KUALA LUMPUR, Malaysia — Twenty years ago, burning from his dismissal as deputy prime minister of Malaysia, Anwar Ibrahim unleashed a protest movement against his mentor, Prime Minister Mahathir Mohamad, calling him insane, senile and unfit to lead the nation.
Today, the two men, after years of bad blood and the imprisonment of Mr. Anwar, have retaken their places at the top of Malaysian politics: Mr. Mahathir is prime minister once again, at age 92, and Mr. Anwar, newly pardoned by the country’s king on Wednesday, is waiting to inherit the leadership.
This time, they have done it under the banner of what had been Malaysia’s opposition, the Alliance of Hope, which decisively swept away the government of Najib Razak in national elections last week by accusing him of epic corruption and vowing reform — and the reinstatement of Mr. Anwar’s political career.
Speaking to reporters on Wednesday, Mr. Anwar, 70, newly free after five years of detention, vowed that ending the influence of politics over the country’s justice system would be a priority.
“We must stop this once and for all,” he said. “The most significant lesson one can learn from prison life is the value of freedom.”
He has twice been deprived of his freedom, both times in what was widely seen as political manipulation coming from the leadership of the governing party, the United Malays National Organization, or UMNO, which at one point included Mr. Mahathir, Mr. Anwar and Mr. Najib among its top ranks.
Mr. Anwar had been a top deputy to Mr. Mahathir, who was prime minister from 1981 to 2003, and was seen as his likely successor. But after a falling-out between the two in 1998, over how to respond to the Asian financial crisis, Mr. Mahathir fired Mr. Anwar as deputy prime minister.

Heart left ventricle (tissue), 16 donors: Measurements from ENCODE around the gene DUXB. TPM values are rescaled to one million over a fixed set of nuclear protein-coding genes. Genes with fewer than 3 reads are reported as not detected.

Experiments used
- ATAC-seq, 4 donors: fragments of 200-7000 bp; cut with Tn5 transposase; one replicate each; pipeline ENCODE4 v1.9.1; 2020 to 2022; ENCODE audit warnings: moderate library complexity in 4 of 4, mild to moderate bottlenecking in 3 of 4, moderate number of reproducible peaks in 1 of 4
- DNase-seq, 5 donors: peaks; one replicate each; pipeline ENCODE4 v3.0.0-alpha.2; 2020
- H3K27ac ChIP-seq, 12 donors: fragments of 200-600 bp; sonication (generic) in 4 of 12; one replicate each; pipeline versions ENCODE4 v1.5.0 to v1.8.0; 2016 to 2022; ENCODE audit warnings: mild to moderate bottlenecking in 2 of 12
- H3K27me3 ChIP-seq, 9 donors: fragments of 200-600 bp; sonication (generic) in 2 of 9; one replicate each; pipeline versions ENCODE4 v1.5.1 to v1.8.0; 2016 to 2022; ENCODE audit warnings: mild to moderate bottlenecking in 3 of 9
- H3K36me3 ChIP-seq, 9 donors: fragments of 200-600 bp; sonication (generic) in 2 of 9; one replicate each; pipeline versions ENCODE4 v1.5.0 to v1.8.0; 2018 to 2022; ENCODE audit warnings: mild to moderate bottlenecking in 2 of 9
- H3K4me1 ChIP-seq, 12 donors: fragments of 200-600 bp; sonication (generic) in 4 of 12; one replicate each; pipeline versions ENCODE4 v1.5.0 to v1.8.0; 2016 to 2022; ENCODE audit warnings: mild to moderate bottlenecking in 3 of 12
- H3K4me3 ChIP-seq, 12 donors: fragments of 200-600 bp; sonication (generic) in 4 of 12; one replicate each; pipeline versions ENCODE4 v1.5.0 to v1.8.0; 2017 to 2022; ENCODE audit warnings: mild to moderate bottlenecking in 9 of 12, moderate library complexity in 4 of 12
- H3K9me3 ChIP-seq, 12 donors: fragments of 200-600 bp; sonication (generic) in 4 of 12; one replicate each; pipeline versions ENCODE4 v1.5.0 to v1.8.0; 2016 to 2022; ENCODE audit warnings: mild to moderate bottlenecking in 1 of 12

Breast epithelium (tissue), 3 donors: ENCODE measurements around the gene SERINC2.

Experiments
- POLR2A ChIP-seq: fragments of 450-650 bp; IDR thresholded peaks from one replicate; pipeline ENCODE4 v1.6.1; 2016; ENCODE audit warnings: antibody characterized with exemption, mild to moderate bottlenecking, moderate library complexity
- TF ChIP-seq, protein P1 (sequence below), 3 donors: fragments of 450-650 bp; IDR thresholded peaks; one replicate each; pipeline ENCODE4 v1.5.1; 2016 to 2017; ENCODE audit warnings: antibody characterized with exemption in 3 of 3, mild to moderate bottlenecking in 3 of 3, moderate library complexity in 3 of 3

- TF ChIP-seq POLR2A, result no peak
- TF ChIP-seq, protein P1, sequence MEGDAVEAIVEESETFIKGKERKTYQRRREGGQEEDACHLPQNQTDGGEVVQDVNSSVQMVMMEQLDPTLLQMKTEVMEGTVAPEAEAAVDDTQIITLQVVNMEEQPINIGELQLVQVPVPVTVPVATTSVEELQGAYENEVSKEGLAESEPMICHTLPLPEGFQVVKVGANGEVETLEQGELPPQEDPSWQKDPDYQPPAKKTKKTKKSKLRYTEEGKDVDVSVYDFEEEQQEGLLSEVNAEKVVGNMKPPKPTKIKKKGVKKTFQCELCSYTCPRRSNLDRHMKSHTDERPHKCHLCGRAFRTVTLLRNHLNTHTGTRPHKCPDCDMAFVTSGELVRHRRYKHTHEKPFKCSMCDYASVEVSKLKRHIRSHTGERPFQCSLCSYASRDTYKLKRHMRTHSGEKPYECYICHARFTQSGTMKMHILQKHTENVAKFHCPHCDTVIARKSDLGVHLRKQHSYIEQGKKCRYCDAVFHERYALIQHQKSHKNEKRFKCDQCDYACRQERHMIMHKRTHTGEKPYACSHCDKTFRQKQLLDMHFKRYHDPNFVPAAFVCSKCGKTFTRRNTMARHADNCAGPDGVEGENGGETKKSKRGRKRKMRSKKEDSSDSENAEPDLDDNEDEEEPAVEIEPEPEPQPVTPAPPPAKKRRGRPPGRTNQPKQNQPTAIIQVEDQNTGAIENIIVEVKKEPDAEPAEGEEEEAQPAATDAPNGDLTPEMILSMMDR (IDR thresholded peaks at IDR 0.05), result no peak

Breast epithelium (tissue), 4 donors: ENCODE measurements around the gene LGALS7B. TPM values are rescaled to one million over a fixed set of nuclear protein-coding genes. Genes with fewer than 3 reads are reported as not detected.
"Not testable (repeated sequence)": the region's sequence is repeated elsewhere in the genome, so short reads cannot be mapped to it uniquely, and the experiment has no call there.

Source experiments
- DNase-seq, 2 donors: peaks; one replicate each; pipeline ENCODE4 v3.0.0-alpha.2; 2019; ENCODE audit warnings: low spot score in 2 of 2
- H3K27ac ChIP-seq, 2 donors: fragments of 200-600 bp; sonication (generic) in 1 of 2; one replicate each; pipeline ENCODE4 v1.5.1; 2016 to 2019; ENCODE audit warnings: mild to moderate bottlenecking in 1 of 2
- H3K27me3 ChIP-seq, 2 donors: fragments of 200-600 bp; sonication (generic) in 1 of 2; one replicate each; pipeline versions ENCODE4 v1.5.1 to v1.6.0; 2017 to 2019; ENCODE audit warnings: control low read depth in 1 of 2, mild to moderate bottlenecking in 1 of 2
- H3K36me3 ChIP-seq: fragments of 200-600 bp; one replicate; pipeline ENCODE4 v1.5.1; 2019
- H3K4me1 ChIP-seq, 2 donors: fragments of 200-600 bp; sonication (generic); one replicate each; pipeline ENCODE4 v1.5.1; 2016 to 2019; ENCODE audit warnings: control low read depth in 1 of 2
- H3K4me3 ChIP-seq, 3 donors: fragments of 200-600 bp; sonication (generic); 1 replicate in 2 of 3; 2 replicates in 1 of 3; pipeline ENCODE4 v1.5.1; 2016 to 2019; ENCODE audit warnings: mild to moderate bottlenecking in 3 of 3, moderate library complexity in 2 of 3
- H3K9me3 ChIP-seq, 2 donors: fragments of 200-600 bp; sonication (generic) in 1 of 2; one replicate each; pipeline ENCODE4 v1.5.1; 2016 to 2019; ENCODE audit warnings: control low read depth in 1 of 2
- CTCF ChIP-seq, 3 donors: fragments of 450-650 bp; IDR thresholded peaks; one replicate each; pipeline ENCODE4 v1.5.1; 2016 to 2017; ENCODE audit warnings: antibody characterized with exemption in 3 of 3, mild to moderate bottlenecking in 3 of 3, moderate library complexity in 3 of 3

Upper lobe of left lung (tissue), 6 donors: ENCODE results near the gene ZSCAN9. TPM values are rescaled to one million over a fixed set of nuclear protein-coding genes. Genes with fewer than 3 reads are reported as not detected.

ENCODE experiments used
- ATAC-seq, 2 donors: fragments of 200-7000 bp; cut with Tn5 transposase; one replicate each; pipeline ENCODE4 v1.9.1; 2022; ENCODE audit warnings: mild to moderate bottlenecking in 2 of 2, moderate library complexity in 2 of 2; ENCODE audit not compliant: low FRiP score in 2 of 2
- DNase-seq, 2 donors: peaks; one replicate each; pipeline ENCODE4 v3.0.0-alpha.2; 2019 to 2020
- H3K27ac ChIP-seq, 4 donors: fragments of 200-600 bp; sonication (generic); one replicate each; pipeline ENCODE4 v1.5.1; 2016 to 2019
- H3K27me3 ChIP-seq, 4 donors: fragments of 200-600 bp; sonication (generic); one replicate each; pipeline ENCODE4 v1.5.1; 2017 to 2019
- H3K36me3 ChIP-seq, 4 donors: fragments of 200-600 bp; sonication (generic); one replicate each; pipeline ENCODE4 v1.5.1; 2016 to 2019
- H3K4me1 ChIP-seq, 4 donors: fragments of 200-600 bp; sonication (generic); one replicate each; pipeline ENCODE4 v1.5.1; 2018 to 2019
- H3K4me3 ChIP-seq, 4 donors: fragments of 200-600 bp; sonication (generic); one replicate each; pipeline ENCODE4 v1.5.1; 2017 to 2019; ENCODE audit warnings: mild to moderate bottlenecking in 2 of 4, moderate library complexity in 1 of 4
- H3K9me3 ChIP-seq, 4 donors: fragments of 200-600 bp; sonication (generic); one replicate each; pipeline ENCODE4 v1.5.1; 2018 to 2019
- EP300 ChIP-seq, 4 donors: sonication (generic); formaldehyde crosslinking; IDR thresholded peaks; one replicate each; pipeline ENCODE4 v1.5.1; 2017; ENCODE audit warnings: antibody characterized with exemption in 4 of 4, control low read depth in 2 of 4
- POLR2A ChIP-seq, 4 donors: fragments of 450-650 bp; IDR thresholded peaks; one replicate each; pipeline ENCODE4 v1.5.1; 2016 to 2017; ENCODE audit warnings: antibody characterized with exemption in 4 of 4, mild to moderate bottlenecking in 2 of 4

He began his protest movement against Mr. Mahathir and UMNO, and was quickly arrested and convicted of corruption and sodomy. Human rights groups and his supporters say those cases were trumped-up at the behest of Mr. Mahathir, who after the arrest publicly condemned Mr. Anwar, saying, “I cannot accept a man who is a sodomist as leader of the country.”
Mr. Anwar was released in 2004 and elected to Parliament in 2008 after the five-year restriction on his return to politics expired. That year, he was again accused of sodomy under a British-era law that human rights groups say is archaic. That case was also seen as being manipulated by his political rivals, including Mr. Najib, who became prime minister in 2009.
After years of suspension and legal jeopardy, he was sentenced to five years in prison on a sodomy charge in 2015. Originally scheduled to leave detention in June, he instead walked free on Wednesday morning.
He left Cheras Rehabilitation Hospital in Kuala Lumpur, the capital, where he was recovering from shoulder surgery, at 11:30 a.m. along with his wife, Dr. Wan Azizah Wan Ismail, who is to become deputy prime minister.